Extreme winter weather linked to climate change

WASHINGTON Tue Mar 1, 2011 5:29pm EST

Pedestrians walk on the streets of Chicago after a major snowstorm February 2, 2011. REUTERS/John Gress

Pedestrians walk on the streets of Chicago after a major snowstorm February 2, 2011.

Credit: Reuters/John Gress

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WASHINGTON (Reuters) - This winter's heavy snowfalls and other extreme storms could well be related to increased moisture in the air due to global climate change, a panel of scientists said on Tuesday.

This extra moisture is likely to bring on extraordinary flooding with the onset of spring in the Northern Hemisphere, as deep snowpack melts and expected heavy rains add to seasonal run-off, the scientists said in a telephone briefing.

As the planet warms up, more water from the oceans is evaporated into the atmosphere, said Todd Sanford, a climate scientist at the Union of Concerned Scientists. At the same time, because the atmosphere is warmer, it can hold onto more of the moisture that it takes in.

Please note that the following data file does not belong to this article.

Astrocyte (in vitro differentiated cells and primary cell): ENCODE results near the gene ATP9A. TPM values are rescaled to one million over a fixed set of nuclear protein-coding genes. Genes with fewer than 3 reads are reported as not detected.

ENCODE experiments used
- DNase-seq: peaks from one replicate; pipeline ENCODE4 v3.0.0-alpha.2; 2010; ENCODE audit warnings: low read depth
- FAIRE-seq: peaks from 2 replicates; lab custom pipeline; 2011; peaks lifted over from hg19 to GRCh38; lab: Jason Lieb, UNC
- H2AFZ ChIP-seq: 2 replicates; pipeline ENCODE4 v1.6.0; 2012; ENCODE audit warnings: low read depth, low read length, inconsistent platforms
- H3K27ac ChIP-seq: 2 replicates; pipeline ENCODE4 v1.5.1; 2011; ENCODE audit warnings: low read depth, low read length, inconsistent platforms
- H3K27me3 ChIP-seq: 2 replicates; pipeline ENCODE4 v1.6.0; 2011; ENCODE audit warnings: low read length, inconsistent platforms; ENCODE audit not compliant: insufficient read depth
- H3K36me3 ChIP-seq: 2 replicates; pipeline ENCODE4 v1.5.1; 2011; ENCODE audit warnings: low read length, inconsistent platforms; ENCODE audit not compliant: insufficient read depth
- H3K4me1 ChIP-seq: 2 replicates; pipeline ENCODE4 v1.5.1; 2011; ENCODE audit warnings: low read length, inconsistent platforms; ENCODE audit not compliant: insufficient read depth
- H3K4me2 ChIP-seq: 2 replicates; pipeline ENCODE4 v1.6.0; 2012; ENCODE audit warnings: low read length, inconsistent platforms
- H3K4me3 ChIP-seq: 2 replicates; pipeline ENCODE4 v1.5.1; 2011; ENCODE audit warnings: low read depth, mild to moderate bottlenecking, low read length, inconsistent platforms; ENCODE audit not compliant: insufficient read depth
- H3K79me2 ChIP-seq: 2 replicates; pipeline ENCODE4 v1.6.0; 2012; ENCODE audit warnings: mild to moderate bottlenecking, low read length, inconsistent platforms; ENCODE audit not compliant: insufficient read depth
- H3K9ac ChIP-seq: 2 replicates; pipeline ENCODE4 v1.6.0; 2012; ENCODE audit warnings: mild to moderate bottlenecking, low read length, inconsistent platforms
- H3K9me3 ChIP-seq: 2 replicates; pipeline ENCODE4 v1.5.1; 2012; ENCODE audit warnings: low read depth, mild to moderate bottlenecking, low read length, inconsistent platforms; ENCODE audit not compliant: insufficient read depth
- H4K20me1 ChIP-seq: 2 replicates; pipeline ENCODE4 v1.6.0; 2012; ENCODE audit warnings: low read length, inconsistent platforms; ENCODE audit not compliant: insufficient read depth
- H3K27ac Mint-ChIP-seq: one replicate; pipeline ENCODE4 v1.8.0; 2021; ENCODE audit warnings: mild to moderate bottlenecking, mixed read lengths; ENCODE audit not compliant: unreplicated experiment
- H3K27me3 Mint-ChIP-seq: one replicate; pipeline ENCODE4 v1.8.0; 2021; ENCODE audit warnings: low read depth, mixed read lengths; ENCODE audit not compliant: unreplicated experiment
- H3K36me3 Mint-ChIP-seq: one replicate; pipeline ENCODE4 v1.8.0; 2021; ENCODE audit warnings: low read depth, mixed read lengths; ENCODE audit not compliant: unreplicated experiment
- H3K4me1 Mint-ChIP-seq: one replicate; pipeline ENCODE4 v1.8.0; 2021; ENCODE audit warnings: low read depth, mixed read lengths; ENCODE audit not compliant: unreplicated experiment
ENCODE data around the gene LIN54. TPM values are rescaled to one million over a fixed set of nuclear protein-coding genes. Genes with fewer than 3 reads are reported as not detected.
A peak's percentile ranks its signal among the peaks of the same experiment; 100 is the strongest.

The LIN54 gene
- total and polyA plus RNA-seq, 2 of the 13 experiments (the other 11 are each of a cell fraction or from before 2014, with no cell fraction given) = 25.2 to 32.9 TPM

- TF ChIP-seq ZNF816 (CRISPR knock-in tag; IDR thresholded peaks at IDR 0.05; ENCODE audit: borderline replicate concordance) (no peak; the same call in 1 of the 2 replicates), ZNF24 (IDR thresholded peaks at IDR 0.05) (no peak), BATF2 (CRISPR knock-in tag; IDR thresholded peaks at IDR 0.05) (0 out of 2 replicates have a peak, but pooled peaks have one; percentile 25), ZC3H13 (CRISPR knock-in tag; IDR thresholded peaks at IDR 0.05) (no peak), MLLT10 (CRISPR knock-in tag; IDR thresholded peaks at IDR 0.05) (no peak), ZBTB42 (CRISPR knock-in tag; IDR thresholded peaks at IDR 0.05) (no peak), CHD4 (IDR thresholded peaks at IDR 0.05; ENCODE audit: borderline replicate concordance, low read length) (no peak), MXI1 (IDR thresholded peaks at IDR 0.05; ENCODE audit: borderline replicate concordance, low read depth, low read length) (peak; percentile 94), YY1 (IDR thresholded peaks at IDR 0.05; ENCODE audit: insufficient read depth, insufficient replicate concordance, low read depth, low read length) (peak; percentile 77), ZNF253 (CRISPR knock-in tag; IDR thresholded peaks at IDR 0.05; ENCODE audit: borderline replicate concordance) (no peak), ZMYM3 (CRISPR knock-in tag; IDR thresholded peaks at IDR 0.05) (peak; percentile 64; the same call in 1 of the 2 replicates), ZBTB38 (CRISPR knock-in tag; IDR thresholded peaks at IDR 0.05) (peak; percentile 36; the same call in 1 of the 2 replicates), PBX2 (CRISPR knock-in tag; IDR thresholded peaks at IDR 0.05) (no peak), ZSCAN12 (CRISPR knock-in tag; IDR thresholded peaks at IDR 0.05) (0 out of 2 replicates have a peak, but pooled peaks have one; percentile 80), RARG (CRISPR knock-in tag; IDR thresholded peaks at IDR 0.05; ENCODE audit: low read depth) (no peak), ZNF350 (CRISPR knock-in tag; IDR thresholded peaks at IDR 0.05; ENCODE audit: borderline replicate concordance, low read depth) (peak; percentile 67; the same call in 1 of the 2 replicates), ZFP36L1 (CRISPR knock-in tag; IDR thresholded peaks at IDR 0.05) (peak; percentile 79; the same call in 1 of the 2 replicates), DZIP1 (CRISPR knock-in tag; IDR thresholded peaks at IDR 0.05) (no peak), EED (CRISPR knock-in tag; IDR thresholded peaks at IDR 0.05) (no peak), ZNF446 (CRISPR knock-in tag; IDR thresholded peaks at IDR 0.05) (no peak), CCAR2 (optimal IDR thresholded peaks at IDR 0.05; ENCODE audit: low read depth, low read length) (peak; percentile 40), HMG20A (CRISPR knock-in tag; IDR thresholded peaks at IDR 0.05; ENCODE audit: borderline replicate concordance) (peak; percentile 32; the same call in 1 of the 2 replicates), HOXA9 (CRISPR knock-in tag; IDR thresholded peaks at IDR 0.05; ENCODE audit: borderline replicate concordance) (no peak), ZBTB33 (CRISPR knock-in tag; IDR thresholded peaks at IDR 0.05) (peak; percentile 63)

Intense storms are often the result when the atmosphere reaches its saturation point, Sanford said.

This year, a series of heavy storms over the U.S. Midwest to the Northeast have dropped up to 400 percent of average snows in some locations, said Jeff Masters, director of meteorology at Weather Underground.

The amount of water in that snowpack is among the highest on record, Masters said.

"If you were to take all that water and melt it, it would come out to more than 6 inches over large swaths of the area," Masters said. "If all that water gets unleashed in a hurry, in a sudden warming, and some heavy rains in the area, we could be looking at record flooding along the Upper Mississippi River and the Red River in North Dakota."

That tallies with projections by the U.S. National Weather Service, which last month said a large stretch of the north central United States is at risk of moderate to major flooding this spring.

SPRING CREEP

Spring floods could be exacerbated by spring creep, a phenomenon where spring begins earlier than previously.